Trigger Pull Too Heavy? It May Be
Trigger Finger Placement Is The Culprit
By Massad Ayoob
A theory on the gun-related Internet says “good” trigger pull equals “light” trigger pull. This has led to folks going below the recommended “duty” trigger-pull weight (read: “for self-defense as opposed to dedicated target shooting”) and getting in trouble over it in court.
Sometimes it happens because they actually did have an unintended discharge under stress, and sometimes they’re in trouble because the opposing lawyers know it was a justifiable shooting, so they hang their hat on the theory you shot their client by accident. They do this because they know there is no such thing as a “justifiable accident.”
The “negligence” element—the key ingredient in a manslaughter case—is a whole lot easier to sell than the “malice” element essential to sustaining a murder charge. The deep pockets of the insurance company won’t open to the deliberate shooting known as a “willful tort,” but they will open for a negligence-based lawsuit a liability insurance policy was bought for.
Never forget what you and I would call utter BS is—when uttered by an attorney—dignified in the courtroom as “plaintiff’s theory of the case” and has to be treated as if it was just as plausible as the actual truth your side is trying to get across.
If the original GLOCK 30 (1) has too long a trigger reach, you can try
the 30SF (2), or get a grip trim from Tarnhelm Supply (3) or Robar (4).
The Kimber Micro 9 trigger felt much lighter to all shooters than
its actual pull weight, measured on this Lyman Digital gauge.
Trigger Reach Factor
If a handgunner truly believes they’re shooting poorly because their trigger is too heavy, and the trigger pull is in fact within factory spec for duty work (as determined by measurement with something like the excellent Lyman Digital gauge), it might be something as simple as a “trigger reach issue.” This can be squared away by (A) buying a gun with a trigger reach better fitting your hand, (B) modifying the grip or trigger dimensions of the handgun, or (C) merely changing index finger placement on the trigger.
Everyone talks about how “the gun has to fit your hand,” but few understand the measurements involved. The most important element is “trigger reach.” On the shooter, it is measured from the web of the hand in line with the long bones of the forearm, to the chosen part of the index finger that will contact the trigger. On the handgun, it is measured from where the web of the hand will be, to the contact point on the trigger. There are three of those finger contact points most folks choose from: the tip, the pad and the distal joint. The crease on the palmar surface of the distal joint was called “the power crease” by the old master double-action revolver shooters, because it is where a sweet spot of leverage is found.
Take the index finger of your non-dominant hand, turn its fingerprint away from you, and stiffen up the finger to resist being pulled. Now, with the trigger finger of your dominant hand, press it back toward yourself against the resistance. Do it again with the pad, which is generally where the whorl of your fingerprint is centered. And then try it with your trigger finger at the distal joint. You’ll feel a lot more power. The reason is, more leverage. Leverage equals power, and power controls.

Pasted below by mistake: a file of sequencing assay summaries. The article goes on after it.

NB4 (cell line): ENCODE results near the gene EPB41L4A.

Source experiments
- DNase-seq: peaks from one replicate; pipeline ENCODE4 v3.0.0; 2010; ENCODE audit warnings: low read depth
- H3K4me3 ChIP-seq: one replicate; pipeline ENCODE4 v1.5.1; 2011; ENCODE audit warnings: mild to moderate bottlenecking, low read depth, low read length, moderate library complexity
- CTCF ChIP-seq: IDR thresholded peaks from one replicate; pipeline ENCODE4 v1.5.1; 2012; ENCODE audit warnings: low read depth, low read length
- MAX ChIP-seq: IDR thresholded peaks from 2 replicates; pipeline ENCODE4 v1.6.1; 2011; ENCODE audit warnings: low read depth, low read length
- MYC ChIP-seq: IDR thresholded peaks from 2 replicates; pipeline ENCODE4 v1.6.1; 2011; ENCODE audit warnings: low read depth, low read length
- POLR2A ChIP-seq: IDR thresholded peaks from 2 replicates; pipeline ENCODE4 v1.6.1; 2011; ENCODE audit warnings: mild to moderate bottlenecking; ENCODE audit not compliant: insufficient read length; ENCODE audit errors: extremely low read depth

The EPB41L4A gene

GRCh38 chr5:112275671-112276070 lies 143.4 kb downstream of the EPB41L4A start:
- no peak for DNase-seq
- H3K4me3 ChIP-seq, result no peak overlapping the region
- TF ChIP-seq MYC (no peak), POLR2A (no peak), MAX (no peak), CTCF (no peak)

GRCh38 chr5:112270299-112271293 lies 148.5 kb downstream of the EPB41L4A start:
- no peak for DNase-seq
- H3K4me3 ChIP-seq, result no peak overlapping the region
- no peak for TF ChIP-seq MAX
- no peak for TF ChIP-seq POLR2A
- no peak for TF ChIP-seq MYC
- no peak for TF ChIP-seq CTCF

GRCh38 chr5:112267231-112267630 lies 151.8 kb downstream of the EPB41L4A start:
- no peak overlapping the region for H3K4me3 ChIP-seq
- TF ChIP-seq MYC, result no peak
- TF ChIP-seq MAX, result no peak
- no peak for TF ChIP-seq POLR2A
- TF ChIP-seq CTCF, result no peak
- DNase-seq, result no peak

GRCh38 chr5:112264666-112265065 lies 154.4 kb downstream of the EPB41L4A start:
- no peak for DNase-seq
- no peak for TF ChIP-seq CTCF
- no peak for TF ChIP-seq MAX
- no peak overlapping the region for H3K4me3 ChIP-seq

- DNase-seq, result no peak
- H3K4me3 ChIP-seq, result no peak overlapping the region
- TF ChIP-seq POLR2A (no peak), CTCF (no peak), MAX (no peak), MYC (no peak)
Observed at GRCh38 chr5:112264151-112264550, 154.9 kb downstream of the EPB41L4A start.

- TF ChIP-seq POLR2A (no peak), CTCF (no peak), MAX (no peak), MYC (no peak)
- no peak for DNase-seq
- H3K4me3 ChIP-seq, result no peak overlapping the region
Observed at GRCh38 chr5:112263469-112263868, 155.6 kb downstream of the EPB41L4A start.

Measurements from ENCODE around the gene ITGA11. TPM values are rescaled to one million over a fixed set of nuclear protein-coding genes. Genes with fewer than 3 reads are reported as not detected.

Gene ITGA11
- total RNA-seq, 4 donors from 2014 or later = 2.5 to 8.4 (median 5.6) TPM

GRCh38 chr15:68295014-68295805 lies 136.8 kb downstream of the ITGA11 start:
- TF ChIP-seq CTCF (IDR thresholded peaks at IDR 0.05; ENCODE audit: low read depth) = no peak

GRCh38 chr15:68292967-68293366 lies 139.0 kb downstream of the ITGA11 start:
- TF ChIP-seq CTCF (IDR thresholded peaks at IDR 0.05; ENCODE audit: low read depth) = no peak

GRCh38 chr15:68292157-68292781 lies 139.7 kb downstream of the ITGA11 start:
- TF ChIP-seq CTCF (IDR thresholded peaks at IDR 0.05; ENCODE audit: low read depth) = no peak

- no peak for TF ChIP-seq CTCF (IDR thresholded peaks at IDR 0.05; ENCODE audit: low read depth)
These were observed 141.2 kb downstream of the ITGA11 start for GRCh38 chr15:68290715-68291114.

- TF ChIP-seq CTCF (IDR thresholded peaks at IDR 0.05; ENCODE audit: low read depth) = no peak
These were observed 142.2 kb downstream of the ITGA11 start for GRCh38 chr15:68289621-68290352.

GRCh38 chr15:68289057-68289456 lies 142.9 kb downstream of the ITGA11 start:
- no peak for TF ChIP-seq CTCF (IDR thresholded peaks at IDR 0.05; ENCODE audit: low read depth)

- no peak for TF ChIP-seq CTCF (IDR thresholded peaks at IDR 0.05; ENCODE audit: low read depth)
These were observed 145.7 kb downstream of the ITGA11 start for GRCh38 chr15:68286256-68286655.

These three trigger finger placement spots don’t all
give shooters the same leverage.
With distal-joint index finger contact on Kimber Micro 9 with its shorttrigger
reach, the pull felt markedly lighter to a variety of experienced handgunners.
The Kimber Micro 9 pistol I tested for the cover of this magazine is a 9mm 1911 shrunk down for minimum size with reliable function, both of which it turned out to deliver. Among our six testers, all state or regional champion shooters, estimates of trigger pull weight were 3 pounds, 4 to 4.5, 5, 5 to 6 (mine), 6.5 and 8 pounds. Interestingly, the outliers on both ends of the scale were the two petite females, 5 feet tall with proportionally-sized hands. The one who estimated 8 pounds shoots competition with an ultra-light-trigger 1911 match gun, and the one who estimated “3” is accustomed to a GLOCK with a standard pull of farther reach.
The Lyman gauge showed the actual pull weight of the test pistol was 9 pounds, 9 ounces.
What made the difference? Leverage for the most part, but also habituation. The Kimber engineers had scaled the Micro 9 down to its cartridge and minimized front-to-back dimensions on the grip frame, which did not include the added reach of the usual 1911 grip safety. Photos from the test showed we were all shooting with the distal joint in contact with the trigger. The greater leverage thus afforded had made the trigger pull feel lighter to us all, and all of us found it perfectly controllable.
From different stocks on your revolver to a grip trim on your GLOCK or just buying a different gun, improving your trigger reach and therefore your leverage on the trigger may be the best way to make your trigger pull feel lighter and more controllable. Don’t let an overdone trigger job turn your defensive handgun into an easy payday for plaintiff’s counsel.
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431 High Street
Boscawen, NH 03303
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